Ah, science. Air Fuel Synthesis, a small British company based in Stockton-on-Tees, has produced the first “petrol from air”. The scientists used revolutionary technology that “promises to solve the energy crisis as well as help to curb global warming by removing carbon dioxide from the atmosphere.”
Tim Fox, head of energy and the environment at the Institution of Mechanical Engineers in London, said:
It sounds too good to be true, but it is true. They are doing it and I’ve been up there myself and seen it. The innovation is that they have made it happen as a process. It’s a small pilot plant capturing air and extracting CO2 from it based on well-known principles. It uses well-known and well-established components but what is exciting is that they have put the whole thing together and shown that it can work.
Still in the early stages of mass production – thus far only five litres of petrol has been produced since August when Air Fuel Synthesis switched on a small refinery that manufactures gasoline from carbon dioxide and water vapour – the scientists hope that within two years they will be able to build a larger, commercial-scale plant.
This plant they hope, would be capable of producing a ton of petrol a day. Included in those plans, is the aim to produce green aviation fuel to make airline travel more carbon-neutral. Aside from the green benefits, the cost of flying could also come down in the long term as a result.
Peter Harrison, the company’s chief executive, believes his company will eventually be able to use power from “renewable sources such as wind farms or tidal barrages.” At the moment, they still need to take electricity from the national grid for the process to work, which is no biggy, considering what they’ve achieved.
We’ve taken carbon dioxide from air and hydrogen from water and turned these elements into petrol. There’s nobody else doing it in this country or indeed overseas as far as we know. It looks and smells like petrol but it’s a much cleaner and clearer product than petrol derived from fossil oil. “We don’t have any of the additives and nasty bits found in conventional petrol, and yet our fuel can be used in existing engines. It means that people could go on to a garage forecourt and put our product into their car without having to install batteries or adapt the vehicle for fuel cells or having hydrogen tanks fitted. It means that the existing infrastructure for transport can be used. We are converting renewable electricity into a more versatile, useable and storable form of energy, namely liquid transport fuels. We think that by the end of 2014, provided we can get the funding going, we can be producing petrol using renewable energy and doing it on a commercial basis. We ought to be aiming for a refinery-scale operation within the next 15 years. The issue is making sure the UK is in a good place to be able to set up and establish all the manufacturing processes that this technology requires. You have the potential to change the economics of a country if you can make your own fuel.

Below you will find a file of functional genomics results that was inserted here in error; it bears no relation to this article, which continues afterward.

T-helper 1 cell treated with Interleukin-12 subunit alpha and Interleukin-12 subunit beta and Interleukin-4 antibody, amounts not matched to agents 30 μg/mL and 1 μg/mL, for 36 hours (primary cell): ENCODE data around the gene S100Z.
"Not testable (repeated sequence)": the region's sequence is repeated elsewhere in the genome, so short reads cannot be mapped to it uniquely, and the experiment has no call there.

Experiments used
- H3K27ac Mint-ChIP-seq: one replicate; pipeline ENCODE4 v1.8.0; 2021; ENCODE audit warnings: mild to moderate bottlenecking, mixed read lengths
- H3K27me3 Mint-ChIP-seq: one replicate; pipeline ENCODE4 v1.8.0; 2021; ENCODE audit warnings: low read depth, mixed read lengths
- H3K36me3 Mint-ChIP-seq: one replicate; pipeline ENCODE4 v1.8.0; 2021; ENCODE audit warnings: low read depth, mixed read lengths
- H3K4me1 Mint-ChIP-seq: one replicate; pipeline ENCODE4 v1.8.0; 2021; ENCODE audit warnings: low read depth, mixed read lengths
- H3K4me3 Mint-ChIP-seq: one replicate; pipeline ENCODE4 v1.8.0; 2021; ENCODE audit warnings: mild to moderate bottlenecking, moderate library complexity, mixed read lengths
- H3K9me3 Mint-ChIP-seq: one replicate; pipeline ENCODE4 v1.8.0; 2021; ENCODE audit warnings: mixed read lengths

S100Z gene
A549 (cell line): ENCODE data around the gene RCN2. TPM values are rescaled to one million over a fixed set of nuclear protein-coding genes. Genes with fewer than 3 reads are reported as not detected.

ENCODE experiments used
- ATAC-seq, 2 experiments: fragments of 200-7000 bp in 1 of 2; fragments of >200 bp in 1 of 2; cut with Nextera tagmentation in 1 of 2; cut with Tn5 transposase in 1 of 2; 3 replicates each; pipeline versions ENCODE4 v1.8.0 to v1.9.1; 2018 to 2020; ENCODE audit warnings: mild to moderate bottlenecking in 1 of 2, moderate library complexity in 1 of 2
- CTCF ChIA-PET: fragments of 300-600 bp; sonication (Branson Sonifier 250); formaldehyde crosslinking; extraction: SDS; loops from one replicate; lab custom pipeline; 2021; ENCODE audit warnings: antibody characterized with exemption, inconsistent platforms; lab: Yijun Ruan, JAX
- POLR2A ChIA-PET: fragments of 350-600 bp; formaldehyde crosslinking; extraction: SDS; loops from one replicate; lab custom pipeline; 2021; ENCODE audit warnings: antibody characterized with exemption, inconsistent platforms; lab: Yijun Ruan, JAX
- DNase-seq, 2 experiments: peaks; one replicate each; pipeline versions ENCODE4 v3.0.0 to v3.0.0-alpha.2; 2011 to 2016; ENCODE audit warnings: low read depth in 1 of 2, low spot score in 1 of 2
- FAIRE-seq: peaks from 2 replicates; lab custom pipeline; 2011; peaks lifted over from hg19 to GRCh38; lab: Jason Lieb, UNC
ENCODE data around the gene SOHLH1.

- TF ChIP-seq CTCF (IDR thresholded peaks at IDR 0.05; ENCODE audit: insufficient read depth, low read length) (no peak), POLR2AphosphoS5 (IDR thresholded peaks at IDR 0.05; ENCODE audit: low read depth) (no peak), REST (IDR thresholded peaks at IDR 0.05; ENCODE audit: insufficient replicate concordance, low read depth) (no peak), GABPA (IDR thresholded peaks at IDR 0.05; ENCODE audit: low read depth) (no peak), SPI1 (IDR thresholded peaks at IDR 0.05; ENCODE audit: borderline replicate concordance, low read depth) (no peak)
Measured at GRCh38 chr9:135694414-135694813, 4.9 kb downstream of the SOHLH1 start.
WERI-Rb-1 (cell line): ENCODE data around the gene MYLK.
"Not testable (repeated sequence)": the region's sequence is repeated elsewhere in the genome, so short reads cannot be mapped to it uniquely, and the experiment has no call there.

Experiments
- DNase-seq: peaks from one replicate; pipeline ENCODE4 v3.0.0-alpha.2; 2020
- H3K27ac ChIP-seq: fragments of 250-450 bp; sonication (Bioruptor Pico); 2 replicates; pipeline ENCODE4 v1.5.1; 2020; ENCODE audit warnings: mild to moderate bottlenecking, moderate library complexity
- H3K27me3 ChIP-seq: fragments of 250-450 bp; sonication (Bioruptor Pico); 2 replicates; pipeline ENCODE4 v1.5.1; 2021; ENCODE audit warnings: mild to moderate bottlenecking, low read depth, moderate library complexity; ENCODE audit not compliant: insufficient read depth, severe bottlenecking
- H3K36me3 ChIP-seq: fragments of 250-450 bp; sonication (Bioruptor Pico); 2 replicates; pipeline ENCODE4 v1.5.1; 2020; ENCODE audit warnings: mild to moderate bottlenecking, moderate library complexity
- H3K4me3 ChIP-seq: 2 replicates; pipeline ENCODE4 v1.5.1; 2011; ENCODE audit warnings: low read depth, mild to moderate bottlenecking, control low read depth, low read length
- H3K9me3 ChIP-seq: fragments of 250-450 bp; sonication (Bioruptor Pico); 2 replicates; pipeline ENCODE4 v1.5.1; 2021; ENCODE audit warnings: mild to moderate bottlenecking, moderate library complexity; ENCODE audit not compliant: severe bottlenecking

Harrison continued that the technology would be ideal for remote communities “that have abundant sources of renewable electricity, such solar energy, wind turbines or wave energy, but little in the way of storing it.”
We’re talking to a number of island communities around the world and other niche markets to help solve their energy problems. You’re in a market place where the only way is up for the price of fossil oil and at some point there will be a crossover where our fuel becomes cheaper.
So far, the initial plan is to “produce petrol that can be blended with conventional fuel, which would suit the high-performance fuels needed in motor sports.”
Costs are obviously extremely high at the moment – R5 500 to capture one ton of carbon dioxide – but like any technology, this should come down in time.
[Source: The Independent]
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